Antiques Roadshow
Mon, 07/29/2013 - 8:00pm

ANTIQUES ROADSHOW revisits items appraised in Richmond, Virginia, back in 1998. A Cartier desk clock has increased in value from a 1998 appraisal of $10,000 to $15,000 to an updated estimate of $25,000 to $35,000. Meanwhile, a Royal Doulton bear has dropped from an original appraisal of $5,000 to $7,000 to a current valuation of $3,000 to $5,000. Other items featured include 1956 World Series baseballs, a Carnegie autograph album and a collection of diamond and ruby jewelry.

Masterpiece Mystery!
Sun, 07/28/2013 - 9:00pm

While studying for his upcoming sergeant’s exam, Morse investigates the hit-and-run death of an eminent Oxford professor. The pressure mounts with his father’s illness and the appearance of an enemy threatening to reveal aspects of Inspector Thursday’s past. In the end, Morse must choose between the responsibilities of his job and loyalty to his mentor.

Art Wolfe's Travels to the Edge
Sat, 07/27/2013 - 10:00pm

In ART WOLFE'S TRAVELS TO THE EDGE: AMAZING ENCOUNTERS, renowned photographer Art Wolfe takes viewers on a journey through his favorite moments in the field — photographing wildlife, spectacular landscapes and fascinating peoples. This special takes a fast-paced look at some of the most endearing, pulse-pounding and lighthearted moments featured in the past two seasons of Wolfe's public television series Travels to the Edge.He tracks the last of the Bengal tigers in Nepal, marvels at snow monkeys in Japan, encounters baby seals on South Georgia Island and snaps photos of baby grey whales off Baja Mexico. Wolfe also captures Hindu morning rituals in India, witnesses a "ghost dance" in West Africa and visits the Dukha reindeer people of Mongolia. A special segment goes behind the scenes with Wolfe's crew as they try to keep pace with the celebrated photographer on his quest for the perfect shot.

Fake or Fortune?
Fri, 07/26/2013 - 10:00pm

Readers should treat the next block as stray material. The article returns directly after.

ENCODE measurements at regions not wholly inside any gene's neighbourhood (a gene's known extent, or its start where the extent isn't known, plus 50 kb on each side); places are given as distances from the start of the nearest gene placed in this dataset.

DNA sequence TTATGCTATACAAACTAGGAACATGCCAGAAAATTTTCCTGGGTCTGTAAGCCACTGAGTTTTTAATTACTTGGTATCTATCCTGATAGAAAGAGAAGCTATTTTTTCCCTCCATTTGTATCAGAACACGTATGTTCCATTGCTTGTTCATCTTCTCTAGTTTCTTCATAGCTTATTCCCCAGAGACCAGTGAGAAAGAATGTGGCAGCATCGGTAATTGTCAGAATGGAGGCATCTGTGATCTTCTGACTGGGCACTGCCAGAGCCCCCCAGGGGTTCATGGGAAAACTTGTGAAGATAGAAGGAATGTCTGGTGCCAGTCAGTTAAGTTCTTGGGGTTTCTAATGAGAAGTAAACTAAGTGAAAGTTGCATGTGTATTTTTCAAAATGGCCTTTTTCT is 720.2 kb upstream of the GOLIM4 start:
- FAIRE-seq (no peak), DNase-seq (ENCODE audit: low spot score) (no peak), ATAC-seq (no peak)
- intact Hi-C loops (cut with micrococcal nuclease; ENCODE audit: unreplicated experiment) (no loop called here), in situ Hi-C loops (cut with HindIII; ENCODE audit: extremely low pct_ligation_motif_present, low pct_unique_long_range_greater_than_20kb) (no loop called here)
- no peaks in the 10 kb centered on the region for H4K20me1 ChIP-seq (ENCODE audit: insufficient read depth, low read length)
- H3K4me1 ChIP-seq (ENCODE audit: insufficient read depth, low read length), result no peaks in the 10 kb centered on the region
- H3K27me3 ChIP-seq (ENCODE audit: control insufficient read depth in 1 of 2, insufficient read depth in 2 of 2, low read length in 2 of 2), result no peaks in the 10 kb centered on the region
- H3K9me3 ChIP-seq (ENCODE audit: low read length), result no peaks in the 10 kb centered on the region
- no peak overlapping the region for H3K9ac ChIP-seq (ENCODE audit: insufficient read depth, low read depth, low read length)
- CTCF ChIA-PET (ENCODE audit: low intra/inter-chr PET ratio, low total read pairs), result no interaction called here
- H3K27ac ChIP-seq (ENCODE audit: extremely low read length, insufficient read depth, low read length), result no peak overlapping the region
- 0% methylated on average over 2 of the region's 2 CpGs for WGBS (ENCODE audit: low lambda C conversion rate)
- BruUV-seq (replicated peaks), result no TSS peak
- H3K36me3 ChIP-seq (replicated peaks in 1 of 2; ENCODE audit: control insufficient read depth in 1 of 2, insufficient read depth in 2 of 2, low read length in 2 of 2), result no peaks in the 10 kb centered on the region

Fiona Bruce and expert Philip Mould explore the history of three paintings bequeathed to the National Museum of Wales when their owner died in 1951. It was always believed the pieces were by landscape artist J.M.W. Turner, but only months after the museum took ownership, experts branded them fakes and unfit to hang on the gallery walls. Now Philip sets out to prove their authenticity once and for all. And, as reported in the New York Times on Sept. 24, 2012, they succeed!

Great Performances
Fri, 07/26/2013 - 9:00pm

Enter a world of non-stop dance, the daring artists who dedicate their lives to it and an extraordinary place where it flourishes. Filmed at Jacob’s Pillow Dance Festival in Becket, Massachusetts, “Never Stand Still” features thrilling performances and revelatory conversations with renowned choreographers and dancers, including Judith Jamison, Paul Taylor, Mark Morris, Suzanne Farrell and Frederic Franklin, and one of the last interviews with the iconic Merce Cunningham. At the same time, it chronicles the remarkable story of how an abandoned Berkshires farm evolved into a mecca for dance. Narrated by acclaimed choreographer Bill T. Jones, the film interweaves the story of Jacob’s Pillow as a generator for creativity with the history of dance in America, featuring never-before-seen footage and images from the Pillow’s rare and extensive archives, including the pioneering Ted Shawn, who purchased Jacob’s Pillow in 1931.